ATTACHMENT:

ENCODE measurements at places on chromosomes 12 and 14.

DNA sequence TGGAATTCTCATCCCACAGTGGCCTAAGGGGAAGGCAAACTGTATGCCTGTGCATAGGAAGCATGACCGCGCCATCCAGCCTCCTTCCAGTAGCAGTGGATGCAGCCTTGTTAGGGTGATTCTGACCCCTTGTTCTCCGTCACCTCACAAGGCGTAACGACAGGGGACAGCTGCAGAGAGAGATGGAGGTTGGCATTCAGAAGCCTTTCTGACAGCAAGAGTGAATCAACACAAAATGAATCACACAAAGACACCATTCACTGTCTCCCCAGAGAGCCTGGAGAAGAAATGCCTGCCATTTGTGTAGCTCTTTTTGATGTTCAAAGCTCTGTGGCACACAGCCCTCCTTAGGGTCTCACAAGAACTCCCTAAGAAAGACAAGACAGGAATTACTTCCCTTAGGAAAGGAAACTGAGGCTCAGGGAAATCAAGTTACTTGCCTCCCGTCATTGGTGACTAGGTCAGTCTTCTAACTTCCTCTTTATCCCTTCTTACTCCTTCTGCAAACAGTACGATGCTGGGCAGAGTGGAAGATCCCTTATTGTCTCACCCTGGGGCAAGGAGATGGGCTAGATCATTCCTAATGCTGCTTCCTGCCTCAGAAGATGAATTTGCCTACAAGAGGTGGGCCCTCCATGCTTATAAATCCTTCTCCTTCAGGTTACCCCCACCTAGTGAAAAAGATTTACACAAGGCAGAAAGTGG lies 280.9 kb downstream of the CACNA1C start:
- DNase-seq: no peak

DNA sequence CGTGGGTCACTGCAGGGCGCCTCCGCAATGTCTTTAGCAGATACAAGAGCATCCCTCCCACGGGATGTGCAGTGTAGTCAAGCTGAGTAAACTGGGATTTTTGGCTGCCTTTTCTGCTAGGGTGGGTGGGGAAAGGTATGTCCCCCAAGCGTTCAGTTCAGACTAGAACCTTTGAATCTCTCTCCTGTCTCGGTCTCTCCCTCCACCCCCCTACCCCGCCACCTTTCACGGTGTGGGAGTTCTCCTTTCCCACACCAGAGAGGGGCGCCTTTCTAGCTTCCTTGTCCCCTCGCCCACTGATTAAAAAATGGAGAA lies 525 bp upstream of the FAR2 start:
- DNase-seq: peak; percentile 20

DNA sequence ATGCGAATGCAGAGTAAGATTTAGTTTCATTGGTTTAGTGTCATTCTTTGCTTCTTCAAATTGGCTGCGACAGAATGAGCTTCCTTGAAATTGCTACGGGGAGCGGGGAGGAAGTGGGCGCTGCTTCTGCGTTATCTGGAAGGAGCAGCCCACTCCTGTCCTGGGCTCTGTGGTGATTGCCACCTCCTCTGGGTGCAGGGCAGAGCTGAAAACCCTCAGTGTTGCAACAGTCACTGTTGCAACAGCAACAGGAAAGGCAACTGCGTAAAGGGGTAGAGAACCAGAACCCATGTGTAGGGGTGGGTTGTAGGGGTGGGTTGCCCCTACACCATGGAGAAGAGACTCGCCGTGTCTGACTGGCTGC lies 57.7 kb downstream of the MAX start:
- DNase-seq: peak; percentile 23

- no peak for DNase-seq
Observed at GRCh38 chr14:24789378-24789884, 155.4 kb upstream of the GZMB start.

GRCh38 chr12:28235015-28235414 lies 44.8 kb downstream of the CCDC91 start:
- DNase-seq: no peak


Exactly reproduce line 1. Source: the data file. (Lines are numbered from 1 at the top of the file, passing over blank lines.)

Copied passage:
ENCODE measurements at places on chromosomes 12 and 14.